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Suffering from Frequent and Increased Nighttime Urination? It Could be Benign Prostatic Hyperplasia

Currently, almost half of men over the age of 50 in the U.S. have benign prostatic hyperplasia (BPH)—a benign growth of the prostate. The prevalence of BPH increases with age and, although it is not cancerous, this condition can lead to chronic, long-term health problems if not properly addressed.

To help us get a better understanding of BPH and the importance of early diagnosis, we spoke with John DeCaro, MD, a urologist on staff at Abington – Lansdale Hospital.

“Hyperplasia is the growth of an organ due to a rapid increase in the number of cells. In simple terms, BPH is exactly what it sounds like: benign enlargement of the prostate,” says Dr. DeCaro. “While benign, the issue with BPH is that the enlarged prostate inhibits the bladder from being able to empty completely. This can lead to bothersome urinary symptoms, like urinary tract infections and, in some cases, injury to the kidneys.”

The typical warning signs of this condition are specific urinary symptoms, such as a weak urinary stream, frequent urination and increased nighttime urination. Less commonly, some people with the condition may have blood in their urine, a urinary tract infection (UTI) or even complete urinary retention. If left untreated, these symptoms could cause more severe bodily dysfunction.

“An undiagnosed case of BPH may have no long-term effects. In some cases, there might be mild urinary symptoms or no symptoms at all. However, more severe cases might include recurrent episodes of blood in the urine, UTIs or significant outflow obstruction, ultimately leading to kidney dysfunction,” says Dr. DeCaro.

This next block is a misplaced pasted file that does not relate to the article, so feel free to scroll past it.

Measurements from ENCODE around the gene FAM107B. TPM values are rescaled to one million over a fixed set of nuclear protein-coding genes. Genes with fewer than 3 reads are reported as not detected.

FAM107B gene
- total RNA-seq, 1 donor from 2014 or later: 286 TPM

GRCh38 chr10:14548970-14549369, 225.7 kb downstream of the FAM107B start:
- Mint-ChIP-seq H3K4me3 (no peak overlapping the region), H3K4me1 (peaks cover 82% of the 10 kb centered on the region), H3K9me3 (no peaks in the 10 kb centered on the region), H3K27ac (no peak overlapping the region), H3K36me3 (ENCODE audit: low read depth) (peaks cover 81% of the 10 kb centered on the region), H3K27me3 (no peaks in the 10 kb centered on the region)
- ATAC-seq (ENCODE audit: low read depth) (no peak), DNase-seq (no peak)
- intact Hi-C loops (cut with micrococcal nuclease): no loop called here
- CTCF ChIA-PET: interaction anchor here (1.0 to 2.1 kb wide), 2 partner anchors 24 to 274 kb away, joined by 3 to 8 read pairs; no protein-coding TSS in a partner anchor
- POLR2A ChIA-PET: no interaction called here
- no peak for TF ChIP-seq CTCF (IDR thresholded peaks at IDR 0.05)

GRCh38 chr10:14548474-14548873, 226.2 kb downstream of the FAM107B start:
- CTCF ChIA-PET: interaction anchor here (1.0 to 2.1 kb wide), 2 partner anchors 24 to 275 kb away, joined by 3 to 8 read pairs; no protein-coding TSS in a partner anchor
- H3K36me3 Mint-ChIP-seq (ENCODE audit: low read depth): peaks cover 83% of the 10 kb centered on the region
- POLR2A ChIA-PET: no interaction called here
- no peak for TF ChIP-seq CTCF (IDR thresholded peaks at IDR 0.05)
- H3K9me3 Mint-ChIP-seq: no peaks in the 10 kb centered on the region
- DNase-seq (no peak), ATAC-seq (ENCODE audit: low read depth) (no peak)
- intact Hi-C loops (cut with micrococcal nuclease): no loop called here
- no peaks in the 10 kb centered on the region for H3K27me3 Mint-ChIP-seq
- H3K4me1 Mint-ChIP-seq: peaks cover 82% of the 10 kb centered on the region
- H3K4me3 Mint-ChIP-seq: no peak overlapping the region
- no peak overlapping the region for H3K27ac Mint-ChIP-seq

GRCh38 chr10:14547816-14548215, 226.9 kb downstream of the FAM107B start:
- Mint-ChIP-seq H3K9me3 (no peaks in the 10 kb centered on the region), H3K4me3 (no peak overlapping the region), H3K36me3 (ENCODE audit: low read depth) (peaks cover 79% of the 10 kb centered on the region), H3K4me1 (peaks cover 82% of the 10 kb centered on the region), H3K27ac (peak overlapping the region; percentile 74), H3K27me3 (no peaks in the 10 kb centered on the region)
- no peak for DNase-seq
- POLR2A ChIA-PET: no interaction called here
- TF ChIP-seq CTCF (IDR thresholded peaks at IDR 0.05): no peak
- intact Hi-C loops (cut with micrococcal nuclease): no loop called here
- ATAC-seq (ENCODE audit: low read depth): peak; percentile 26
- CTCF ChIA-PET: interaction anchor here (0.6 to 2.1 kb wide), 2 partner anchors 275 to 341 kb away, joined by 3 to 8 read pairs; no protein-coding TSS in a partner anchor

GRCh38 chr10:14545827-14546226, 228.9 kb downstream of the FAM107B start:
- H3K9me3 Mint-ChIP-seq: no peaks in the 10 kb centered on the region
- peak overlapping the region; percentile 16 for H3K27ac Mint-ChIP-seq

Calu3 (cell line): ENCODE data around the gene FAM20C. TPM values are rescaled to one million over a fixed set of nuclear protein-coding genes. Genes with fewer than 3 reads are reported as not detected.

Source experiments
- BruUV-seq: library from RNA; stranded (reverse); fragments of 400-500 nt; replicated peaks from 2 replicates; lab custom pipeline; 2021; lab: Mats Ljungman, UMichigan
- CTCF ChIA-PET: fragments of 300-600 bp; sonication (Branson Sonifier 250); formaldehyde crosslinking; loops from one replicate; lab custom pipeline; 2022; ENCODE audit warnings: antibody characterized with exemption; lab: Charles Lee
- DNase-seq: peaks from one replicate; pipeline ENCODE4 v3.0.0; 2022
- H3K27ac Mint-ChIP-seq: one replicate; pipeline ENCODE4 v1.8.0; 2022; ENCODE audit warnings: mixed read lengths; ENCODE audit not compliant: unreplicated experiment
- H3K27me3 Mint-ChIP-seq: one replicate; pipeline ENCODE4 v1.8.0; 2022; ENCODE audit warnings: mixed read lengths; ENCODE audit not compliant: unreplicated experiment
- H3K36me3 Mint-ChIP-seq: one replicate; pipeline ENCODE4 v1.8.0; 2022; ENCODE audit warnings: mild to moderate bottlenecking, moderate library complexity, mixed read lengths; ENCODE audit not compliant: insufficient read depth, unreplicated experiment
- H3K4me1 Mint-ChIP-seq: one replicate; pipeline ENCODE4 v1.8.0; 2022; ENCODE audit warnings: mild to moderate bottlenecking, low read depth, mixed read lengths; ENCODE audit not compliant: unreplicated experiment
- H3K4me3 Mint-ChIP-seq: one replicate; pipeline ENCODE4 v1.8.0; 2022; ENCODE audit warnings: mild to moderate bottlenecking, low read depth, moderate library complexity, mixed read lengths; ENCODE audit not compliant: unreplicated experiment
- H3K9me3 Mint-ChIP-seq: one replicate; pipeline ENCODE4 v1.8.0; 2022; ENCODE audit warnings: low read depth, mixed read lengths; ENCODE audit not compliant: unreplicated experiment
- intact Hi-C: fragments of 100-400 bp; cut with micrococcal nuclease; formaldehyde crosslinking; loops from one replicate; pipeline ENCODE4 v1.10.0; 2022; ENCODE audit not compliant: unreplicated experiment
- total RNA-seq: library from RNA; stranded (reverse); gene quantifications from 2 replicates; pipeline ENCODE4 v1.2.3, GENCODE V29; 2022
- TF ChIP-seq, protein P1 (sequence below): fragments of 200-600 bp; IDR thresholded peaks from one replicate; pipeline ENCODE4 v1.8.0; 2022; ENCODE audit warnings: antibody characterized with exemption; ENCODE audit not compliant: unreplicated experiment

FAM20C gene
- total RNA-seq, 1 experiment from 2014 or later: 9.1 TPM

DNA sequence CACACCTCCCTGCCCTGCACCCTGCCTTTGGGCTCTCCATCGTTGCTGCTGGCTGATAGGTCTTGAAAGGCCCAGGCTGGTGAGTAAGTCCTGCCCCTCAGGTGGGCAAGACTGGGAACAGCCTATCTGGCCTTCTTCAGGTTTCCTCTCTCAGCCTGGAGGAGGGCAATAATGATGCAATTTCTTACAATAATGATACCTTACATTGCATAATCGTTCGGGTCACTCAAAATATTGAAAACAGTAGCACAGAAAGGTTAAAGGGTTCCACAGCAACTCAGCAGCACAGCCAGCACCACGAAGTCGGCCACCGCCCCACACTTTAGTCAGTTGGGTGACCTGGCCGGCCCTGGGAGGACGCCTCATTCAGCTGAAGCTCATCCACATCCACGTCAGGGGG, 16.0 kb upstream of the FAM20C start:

The main causes for this condition are not fully understood, but many researchers believe both genetic and environmental components are involved. Age is a major factor in one’s risk of developing BPH, due to the gradual growth of the prostate as men get older.

“Diagnosing BPH starts at the primary care level. Most people with BPH come in with a few complaints of various symptoms. Yet there are also instances where a patient has no symptoms but may be suffering from this condition. That is why talking to your primary care provider is the first step to getting a real look at what is actually going on,” Dr. DeCaro advises.

In general, BPH is a chronic condition that develops slowly over many years. Because of its slow onset, this condition can be a silent disease, which is why talking with your healthcare provider is essential to finding a treatment and management plan best suited for you.

“In a mild case of BPH, symptoms may not be bothersome. In those cases, we like to practice ‘watchful waiting’ for symptoms to worsen, and if they do, we take treatment to the next level,” says Dr. DeCaro. “When the condition begins to interfere with a patient’s lifestyle, we look to medical treatment options like alpha-blockers to relax the smooth muscle in the prostate or inhibitors to shrink the prostate by blocking its testosterone activity. If a patient isn’t responding well to these drugs, we then move onto options like minimally invasive surgeries and targeted therapies.”

Treating BPH starts with talking to your healthcare providers. If you are experiencing a weak urinary stream, increased urination or blood while urinating, speak to a primary care doctor immediately.

“When it comes to treating conditions like BPH, which require treating the male reproductive area, many male patients ask about the sexual side effects associated with treatment. But I want our patients to know there are minimally invasive procedures available that either have no sexual side effects or minimize the sexual side effects seen in more traditional procedures,” says Dr. DeCaro. “Jefferson is aware of your concerns, and we are here to tell you that you are not alone. The care is available and we’re ready to help.”

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